Operative Notes: “The conjunctiva was opened from inferonasal to inferotemporal. Partial thickness limbus-based scleral flaps were created 180° apart, as marked by an astigmatic marker. Four 25-gauge sclerotomies were created 2 mm posterior to the limbus in the bed of each scleral flap, 4 mm apart. The infusion was placed inferotemporally away from these flaps.

25-gauge vitrectomy was carried out … The IOL, retained lens fragments, and capsule were seen on the macular surface. Intraocular forceps were used to retrieve these and place them on the iris.

A limbal wound was made with a 2.75-mm keratome. The anterior chamber was filled with Healon [sodium hyaluronate, Abbott Medical Optics] and was kept filled throughout the case. IOL scissors were used to make a partial cut in the haptic, and the IOL was removed from the eye in a ”Pac-Man” fashion. The retained lens fragments and capsular remnants were similarly removed. The anterior chamber was filled with Healon, and an Akreos lens [Bausch + Lomb], which had been prepared by placing 8-0 Gore-Tex [PTFE, W.L. Gore] sutures from each eyelet, was folded and inserted into the anterior chamber. The IOL was centered … and the Gore-Tex sutures tied… .”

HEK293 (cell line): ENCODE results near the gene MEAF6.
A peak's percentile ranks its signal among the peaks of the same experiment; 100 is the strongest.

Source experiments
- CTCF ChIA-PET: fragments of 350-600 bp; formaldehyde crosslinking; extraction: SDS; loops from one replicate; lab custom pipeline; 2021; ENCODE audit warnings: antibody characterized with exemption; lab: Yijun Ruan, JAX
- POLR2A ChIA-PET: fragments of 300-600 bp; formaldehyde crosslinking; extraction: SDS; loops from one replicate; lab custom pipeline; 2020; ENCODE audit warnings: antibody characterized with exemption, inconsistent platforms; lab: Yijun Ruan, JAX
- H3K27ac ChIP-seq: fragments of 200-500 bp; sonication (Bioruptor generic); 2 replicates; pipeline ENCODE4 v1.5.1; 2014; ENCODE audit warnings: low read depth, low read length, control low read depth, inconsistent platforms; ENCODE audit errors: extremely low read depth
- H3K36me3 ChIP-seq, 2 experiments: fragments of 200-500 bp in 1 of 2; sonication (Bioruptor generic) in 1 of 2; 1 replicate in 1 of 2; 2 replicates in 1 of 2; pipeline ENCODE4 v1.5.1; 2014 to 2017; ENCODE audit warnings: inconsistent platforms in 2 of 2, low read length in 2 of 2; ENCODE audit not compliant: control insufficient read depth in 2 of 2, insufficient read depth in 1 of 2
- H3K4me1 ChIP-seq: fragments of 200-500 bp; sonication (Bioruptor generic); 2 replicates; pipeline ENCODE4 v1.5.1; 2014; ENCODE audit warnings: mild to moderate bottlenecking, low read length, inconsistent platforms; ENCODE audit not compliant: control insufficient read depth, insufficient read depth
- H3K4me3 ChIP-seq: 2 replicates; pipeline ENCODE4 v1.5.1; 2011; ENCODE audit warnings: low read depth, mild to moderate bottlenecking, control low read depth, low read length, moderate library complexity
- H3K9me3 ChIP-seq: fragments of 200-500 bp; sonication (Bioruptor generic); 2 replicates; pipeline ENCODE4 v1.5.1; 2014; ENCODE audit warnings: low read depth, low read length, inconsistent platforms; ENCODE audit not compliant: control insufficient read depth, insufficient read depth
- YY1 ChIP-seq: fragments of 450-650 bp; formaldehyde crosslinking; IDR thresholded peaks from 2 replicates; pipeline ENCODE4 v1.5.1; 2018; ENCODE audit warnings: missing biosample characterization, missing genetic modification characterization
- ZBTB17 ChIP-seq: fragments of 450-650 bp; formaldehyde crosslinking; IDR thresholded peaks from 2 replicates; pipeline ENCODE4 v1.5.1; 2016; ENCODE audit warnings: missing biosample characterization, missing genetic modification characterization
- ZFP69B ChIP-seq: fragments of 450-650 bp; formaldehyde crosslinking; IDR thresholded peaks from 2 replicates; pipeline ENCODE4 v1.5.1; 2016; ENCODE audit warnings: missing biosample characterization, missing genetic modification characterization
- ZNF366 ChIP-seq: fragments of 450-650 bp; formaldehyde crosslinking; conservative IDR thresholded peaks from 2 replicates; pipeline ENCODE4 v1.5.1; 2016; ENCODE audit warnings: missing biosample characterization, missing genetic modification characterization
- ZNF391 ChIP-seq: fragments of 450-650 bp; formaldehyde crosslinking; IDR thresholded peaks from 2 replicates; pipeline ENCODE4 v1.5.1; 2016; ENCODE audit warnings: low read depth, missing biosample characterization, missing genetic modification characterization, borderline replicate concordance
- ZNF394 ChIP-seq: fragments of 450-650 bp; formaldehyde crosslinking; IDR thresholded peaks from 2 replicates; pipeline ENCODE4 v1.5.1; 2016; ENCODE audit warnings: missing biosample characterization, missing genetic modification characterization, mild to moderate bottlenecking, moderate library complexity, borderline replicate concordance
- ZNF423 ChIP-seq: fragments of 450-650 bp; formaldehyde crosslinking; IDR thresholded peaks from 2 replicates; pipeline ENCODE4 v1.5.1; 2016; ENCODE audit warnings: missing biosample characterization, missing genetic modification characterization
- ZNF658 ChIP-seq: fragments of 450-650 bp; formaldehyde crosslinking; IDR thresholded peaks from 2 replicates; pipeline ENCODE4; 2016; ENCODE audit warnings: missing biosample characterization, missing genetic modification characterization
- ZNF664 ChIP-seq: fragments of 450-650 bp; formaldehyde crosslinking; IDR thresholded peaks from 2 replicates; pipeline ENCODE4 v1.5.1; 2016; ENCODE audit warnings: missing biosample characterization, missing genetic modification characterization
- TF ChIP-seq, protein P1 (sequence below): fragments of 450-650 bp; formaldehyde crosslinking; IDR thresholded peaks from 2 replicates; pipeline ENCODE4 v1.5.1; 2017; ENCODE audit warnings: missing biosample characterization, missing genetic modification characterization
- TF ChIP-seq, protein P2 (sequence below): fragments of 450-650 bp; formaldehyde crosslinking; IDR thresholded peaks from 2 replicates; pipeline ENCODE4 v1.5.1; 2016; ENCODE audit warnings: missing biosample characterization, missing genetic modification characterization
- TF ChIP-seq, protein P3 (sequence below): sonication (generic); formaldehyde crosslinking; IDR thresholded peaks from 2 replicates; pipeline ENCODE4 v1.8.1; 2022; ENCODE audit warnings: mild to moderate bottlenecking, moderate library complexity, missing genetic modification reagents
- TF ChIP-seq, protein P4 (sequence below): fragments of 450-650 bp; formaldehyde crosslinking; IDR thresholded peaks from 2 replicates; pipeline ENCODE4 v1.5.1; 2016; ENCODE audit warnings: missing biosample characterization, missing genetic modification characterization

Diagnosis Codes:

1. T85.22xA Malposition of intraocular lens

2. H59.022 Cataract (lens) fragments in the eye following cataract surgery, left eye

3. H27.02 Aphakia, left eye

4. Z98.89 Personal history of surgery

Comment: Formerly in CPT there was a parenthetical comment after code 66985 indicating that CPT code 66682 should be used for suturing of IOLs. The comment has been removed, but the usage remains. n

 

Riva Lee Asbell • principal, Riva Lee Asbell Associates, in Fort Lauderdale, Fla.
• financial interest: none acknowledged
rivalee@rivaleeasbell.com

CPT codes copyright 2015 American Medical Association